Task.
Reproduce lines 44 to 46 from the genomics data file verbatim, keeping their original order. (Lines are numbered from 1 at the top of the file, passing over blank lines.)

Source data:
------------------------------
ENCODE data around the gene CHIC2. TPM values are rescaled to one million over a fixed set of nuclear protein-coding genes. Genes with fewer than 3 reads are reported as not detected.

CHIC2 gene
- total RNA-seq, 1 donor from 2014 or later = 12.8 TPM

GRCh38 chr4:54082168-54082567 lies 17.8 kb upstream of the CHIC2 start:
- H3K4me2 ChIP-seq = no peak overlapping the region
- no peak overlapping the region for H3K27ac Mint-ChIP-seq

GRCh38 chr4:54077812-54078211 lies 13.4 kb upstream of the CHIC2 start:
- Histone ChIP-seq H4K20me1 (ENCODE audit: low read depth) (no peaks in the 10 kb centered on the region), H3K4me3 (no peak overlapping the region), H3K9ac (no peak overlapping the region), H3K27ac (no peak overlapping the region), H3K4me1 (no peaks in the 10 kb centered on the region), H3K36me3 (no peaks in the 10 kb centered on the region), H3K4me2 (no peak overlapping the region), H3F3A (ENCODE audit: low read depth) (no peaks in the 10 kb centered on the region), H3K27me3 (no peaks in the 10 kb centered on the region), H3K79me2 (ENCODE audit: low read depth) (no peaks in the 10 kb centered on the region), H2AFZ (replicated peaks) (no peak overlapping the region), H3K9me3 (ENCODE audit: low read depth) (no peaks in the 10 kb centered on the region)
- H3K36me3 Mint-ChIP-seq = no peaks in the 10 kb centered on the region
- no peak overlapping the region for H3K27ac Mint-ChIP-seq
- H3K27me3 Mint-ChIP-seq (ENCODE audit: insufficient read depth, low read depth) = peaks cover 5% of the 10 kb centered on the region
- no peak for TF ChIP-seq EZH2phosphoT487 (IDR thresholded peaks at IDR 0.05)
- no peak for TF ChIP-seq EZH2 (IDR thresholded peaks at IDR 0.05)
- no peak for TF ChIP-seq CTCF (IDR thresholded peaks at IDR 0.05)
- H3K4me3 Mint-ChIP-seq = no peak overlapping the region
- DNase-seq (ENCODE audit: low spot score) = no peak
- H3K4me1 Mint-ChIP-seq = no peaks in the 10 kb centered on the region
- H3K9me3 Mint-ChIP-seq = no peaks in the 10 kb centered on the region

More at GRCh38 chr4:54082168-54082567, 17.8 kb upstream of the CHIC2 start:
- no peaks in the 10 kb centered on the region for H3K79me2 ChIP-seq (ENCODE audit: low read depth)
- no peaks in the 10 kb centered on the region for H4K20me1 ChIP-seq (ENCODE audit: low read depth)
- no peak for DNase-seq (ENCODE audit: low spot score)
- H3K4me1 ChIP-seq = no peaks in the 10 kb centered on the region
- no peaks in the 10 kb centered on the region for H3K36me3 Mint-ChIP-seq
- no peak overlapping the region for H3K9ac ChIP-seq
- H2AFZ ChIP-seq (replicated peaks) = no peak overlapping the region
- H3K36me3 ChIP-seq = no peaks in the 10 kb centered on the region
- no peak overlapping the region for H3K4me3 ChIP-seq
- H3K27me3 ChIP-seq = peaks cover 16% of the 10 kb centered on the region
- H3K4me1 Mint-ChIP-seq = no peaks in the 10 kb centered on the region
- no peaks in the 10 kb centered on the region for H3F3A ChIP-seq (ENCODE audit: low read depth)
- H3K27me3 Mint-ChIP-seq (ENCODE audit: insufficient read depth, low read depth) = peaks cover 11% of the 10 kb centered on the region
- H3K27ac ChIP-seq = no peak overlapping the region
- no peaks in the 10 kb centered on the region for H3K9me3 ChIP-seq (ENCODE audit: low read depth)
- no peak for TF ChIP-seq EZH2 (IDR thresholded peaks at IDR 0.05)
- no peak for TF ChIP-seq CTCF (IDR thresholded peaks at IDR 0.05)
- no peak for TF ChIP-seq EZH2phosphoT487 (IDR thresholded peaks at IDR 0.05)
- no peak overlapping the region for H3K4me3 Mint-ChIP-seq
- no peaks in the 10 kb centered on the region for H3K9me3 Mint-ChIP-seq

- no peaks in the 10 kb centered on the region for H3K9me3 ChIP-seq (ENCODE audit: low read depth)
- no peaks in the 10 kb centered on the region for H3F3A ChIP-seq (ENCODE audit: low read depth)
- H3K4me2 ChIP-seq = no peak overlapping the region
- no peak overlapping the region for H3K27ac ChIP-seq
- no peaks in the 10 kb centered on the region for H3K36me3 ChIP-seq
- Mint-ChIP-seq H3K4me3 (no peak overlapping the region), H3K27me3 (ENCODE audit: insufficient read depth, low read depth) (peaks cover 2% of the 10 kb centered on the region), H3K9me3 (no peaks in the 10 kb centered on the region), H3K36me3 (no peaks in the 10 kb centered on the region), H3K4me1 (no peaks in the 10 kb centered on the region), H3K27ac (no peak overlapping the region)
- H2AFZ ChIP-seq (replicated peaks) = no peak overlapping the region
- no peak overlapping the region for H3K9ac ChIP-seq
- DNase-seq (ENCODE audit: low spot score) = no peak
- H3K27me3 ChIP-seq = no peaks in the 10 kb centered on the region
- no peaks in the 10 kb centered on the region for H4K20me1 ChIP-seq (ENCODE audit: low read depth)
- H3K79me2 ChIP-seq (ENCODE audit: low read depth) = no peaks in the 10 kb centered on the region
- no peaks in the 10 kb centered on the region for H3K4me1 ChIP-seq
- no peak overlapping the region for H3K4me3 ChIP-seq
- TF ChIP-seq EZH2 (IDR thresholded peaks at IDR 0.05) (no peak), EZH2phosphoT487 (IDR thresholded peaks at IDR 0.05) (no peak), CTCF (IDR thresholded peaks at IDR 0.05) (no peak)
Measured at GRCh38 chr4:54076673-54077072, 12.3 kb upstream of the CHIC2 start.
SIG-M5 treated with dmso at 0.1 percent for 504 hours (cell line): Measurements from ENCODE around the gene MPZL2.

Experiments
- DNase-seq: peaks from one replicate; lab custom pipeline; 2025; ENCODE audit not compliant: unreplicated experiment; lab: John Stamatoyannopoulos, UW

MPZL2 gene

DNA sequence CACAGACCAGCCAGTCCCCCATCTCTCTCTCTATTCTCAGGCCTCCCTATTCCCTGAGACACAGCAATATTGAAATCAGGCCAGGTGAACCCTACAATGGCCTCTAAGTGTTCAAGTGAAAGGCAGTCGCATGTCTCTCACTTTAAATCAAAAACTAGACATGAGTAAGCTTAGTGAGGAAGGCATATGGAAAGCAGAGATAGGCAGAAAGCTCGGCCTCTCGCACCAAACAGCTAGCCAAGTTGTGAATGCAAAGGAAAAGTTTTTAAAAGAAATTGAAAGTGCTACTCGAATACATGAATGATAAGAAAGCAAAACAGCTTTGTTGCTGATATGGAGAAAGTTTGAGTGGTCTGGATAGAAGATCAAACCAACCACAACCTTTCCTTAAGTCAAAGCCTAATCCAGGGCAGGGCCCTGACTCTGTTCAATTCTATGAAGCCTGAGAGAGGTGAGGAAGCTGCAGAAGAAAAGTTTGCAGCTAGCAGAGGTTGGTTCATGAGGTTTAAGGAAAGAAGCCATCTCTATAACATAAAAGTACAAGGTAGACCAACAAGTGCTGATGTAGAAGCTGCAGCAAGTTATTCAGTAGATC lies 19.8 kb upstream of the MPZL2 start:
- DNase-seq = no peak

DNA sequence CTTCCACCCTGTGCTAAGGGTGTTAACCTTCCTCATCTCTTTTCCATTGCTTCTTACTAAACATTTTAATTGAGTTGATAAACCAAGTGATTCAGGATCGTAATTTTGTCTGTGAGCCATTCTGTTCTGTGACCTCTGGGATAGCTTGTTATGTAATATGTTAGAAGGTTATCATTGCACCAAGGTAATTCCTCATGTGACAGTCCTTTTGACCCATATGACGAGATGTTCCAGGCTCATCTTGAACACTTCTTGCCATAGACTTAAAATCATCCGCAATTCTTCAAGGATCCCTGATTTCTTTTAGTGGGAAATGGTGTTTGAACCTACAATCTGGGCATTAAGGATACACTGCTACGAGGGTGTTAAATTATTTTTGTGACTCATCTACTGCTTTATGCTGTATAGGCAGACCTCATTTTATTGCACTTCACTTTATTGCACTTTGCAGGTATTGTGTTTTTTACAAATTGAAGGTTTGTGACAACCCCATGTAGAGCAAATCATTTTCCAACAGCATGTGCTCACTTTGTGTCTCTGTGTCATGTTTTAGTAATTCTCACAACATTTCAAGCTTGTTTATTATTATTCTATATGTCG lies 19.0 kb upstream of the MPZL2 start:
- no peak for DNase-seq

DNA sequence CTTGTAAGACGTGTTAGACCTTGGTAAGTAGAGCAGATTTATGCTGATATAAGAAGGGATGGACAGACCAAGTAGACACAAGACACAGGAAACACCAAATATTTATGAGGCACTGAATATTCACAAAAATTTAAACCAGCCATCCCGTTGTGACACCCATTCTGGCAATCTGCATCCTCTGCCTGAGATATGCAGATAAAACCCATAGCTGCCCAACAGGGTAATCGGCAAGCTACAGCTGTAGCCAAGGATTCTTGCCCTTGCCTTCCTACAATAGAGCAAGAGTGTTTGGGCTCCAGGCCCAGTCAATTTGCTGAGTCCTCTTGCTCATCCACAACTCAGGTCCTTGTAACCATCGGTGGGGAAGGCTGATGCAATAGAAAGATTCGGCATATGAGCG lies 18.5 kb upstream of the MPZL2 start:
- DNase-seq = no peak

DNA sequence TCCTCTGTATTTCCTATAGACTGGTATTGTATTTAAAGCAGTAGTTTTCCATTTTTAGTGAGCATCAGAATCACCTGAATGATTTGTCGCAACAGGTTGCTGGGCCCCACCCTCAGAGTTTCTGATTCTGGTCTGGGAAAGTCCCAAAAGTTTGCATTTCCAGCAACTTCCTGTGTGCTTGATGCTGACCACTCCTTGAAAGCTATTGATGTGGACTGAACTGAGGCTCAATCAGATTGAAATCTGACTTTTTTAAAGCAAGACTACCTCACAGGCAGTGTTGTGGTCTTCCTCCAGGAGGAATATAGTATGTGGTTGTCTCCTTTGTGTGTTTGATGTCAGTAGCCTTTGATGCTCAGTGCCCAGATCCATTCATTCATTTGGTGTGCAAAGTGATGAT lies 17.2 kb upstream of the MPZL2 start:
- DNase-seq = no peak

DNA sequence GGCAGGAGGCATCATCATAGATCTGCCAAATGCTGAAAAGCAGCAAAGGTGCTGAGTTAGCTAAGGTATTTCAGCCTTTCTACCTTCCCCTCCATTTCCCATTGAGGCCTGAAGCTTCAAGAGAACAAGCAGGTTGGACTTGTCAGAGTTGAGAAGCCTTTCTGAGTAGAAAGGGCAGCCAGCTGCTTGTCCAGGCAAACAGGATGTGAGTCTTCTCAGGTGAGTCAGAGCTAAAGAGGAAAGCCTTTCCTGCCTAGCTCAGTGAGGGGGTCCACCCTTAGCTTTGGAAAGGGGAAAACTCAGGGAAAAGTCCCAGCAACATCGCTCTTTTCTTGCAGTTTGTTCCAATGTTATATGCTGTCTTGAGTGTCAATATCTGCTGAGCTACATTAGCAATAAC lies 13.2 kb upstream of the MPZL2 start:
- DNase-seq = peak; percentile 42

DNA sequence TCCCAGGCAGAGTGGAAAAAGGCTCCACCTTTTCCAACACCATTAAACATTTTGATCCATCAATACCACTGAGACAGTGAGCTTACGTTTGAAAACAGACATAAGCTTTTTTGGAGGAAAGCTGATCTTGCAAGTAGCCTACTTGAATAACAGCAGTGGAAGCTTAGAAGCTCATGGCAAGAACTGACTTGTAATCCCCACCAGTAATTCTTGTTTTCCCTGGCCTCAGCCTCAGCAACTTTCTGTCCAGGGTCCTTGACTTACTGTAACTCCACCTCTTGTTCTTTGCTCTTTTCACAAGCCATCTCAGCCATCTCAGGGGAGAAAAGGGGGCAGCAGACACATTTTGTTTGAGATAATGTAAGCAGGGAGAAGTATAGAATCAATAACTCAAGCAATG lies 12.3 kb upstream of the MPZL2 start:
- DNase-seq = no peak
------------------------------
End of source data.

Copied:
- no peaks in the 10 kb centered on the region for H3K36me3 ChIP-seq
- Mint-ChIP-seq H3K4me3 (no peak overlapping the region), H3K27me3 (ENCODE audit: insufficient read depth, low read depth) (peaks cover 2% of the 10 kb centered on the region), H3K9me3 (no peaks in the 10 kb centered on the region), H3K36me3 (no peaks in the 10 kb centered on the region), H3K4me1 (no peaks in the 10 kb centered on the region), H3K27ac (no peak overlapping the region)
- H2AFZ ChIP-seq (replicated peaks) = no peak overlapping the region